Reporting Jonathon Sharp
“Are you in a relationship or a routine?” That’s the central question poised to Viola (María Villar) toward the end of Matías Piñeiro’s pithy and poetic South American drama by the same name. Two actresses, apparent experts in the love affairs of Buenos Aires’ 20-somethings, fling this question at Viola after informing her that she’s too passive, that her and her boyfriend are now just acting at love, not “truly” living it.
So our Argentinean asks what she’s to do to regain her life, to salvage her relationship. The actresses answer, and thus form narrative knot the film’s very final scenes pull taut. It’s an elegant solution to a movie that’s pretty tricky to pin down for most of its 65 minutes.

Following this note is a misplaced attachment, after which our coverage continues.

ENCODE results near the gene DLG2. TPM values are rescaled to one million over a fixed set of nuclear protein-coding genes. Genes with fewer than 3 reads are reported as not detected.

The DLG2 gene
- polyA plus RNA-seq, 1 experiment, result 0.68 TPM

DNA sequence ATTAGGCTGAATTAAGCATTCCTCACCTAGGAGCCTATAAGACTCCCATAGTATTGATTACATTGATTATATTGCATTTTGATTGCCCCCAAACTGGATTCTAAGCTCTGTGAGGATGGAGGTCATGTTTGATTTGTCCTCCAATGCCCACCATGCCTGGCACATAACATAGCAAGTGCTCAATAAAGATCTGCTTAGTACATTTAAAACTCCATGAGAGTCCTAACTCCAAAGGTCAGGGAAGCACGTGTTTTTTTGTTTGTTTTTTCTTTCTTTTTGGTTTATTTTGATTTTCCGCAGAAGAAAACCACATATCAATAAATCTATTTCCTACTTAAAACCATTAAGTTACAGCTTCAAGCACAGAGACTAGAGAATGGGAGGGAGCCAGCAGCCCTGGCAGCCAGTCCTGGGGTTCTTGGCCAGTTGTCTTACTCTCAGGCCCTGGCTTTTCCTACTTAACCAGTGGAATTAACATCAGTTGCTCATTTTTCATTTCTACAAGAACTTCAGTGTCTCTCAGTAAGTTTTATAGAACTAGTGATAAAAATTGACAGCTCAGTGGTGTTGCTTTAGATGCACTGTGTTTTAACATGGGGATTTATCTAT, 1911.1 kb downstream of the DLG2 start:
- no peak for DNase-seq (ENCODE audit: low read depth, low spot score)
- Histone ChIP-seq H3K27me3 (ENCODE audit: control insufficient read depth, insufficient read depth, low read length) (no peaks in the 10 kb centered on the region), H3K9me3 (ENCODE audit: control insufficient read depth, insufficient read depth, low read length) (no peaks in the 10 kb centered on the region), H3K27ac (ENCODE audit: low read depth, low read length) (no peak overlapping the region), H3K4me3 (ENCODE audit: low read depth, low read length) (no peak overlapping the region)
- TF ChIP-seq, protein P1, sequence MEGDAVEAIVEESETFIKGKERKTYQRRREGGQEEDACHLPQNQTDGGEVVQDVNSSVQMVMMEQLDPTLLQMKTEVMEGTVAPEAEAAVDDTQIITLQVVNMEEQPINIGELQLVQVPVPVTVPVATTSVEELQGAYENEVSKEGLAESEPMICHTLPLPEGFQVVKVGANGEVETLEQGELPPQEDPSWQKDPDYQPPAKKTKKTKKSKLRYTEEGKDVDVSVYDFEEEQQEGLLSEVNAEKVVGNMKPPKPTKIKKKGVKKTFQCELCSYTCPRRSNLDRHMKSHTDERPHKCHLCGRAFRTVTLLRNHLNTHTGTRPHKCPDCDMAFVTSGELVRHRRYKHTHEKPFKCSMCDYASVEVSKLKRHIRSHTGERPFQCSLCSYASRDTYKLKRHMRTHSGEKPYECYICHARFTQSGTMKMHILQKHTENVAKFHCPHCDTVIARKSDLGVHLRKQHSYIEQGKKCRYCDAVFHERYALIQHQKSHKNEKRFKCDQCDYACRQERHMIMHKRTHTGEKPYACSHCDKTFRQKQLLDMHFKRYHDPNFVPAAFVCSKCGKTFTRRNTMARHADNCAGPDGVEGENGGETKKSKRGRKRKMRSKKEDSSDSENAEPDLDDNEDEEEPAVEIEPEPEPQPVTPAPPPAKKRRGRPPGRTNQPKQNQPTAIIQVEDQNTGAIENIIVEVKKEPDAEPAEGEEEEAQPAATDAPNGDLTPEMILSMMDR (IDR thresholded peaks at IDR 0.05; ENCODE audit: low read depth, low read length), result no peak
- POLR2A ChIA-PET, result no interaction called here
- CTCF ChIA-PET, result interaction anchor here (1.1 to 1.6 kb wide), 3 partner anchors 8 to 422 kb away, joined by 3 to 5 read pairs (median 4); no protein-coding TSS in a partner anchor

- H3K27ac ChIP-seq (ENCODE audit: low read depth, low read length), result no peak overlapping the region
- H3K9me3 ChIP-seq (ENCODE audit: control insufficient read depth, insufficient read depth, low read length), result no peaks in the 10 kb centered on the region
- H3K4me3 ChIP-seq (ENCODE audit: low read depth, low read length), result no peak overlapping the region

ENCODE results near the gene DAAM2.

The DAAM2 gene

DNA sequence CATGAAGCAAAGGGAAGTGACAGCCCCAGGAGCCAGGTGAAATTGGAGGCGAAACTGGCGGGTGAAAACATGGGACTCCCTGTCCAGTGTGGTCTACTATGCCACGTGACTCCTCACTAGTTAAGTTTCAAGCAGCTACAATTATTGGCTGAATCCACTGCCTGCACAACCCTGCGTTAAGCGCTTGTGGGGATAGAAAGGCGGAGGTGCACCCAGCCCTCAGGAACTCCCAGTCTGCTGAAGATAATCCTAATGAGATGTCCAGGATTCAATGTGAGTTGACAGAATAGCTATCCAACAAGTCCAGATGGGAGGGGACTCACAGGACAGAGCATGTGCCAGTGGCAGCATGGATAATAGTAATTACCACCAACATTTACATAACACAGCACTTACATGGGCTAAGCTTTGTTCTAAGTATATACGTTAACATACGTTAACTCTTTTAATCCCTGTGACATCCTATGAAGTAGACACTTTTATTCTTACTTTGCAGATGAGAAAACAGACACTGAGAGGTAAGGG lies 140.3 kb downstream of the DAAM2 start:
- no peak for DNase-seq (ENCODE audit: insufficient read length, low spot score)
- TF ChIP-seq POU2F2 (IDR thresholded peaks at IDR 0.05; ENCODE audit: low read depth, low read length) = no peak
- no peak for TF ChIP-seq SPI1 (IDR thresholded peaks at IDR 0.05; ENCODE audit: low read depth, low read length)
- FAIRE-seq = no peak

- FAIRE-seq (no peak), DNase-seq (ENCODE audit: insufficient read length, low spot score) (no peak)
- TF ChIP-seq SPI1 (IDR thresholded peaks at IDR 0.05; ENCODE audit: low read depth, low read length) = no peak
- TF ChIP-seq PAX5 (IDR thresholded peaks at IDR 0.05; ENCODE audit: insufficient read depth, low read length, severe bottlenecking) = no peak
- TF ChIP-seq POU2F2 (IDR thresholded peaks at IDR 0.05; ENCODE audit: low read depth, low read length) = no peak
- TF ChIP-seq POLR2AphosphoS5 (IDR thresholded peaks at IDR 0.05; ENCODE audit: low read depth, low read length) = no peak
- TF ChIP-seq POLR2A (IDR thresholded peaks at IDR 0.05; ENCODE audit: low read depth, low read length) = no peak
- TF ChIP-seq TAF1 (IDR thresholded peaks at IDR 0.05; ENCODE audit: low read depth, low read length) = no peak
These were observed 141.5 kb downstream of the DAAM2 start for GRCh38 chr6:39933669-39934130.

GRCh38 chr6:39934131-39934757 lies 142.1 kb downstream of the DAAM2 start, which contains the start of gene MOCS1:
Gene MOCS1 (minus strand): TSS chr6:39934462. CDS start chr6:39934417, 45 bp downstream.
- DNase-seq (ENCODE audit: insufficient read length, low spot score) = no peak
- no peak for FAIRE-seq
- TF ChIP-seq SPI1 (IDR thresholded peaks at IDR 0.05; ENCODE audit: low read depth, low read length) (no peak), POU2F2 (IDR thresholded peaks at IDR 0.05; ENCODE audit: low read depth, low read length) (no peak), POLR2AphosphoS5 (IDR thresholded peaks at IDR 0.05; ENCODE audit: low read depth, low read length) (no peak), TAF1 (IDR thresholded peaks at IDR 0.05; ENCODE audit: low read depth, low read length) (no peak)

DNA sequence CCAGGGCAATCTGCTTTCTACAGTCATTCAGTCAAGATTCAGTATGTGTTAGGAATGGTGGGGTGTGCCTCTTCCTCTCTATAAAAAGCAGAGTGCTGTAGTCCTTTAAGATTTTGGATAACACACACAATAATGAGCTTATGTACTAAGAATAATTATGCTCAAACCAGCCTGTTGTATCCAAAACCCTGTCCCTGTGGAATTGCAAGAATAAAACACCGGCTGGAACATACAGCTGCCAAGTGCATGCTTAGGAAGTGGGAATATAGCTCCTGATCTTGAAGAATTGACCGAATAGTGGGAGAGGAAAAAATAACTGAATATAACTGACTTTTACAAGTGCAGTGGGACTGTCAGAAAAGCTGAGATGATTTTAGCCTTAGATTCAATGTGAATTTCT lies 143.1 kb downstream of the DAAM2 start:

Why is the film tricky? Because it’s so simple…and yet it’s not. A big chunk of the movie, for instance, is dedicated to Shakespeare, specifically a scene in Twelfth Night – the one in which the character Viola delivers her master’s love letter to Olivia. Over and over, the actresses rehearse this scene, flirtatiously whispering lovely lines to each other. Allegedly, they’re working on a play that mixes scenes from seven Shakespeare plays, but all we really see is this one scene, again and again. The repetition creates a sort of Shakespearean vortex: something that pulls these modern women — young, beautiful, artistic creatures who move easily in the webs of romance — into something classic.
Piñeiro, who wrote and directed the movie, seems to be dealing us a paradox. Life, his film suggests, is truly lived while consciously acting a role, while what’s known as real life often dissolves into a mindless act, reality set on autopilot. In other words, Piñeiro’s using the titan of English drama to say, ”All the world’s a stage” — so it’s best to be an actor.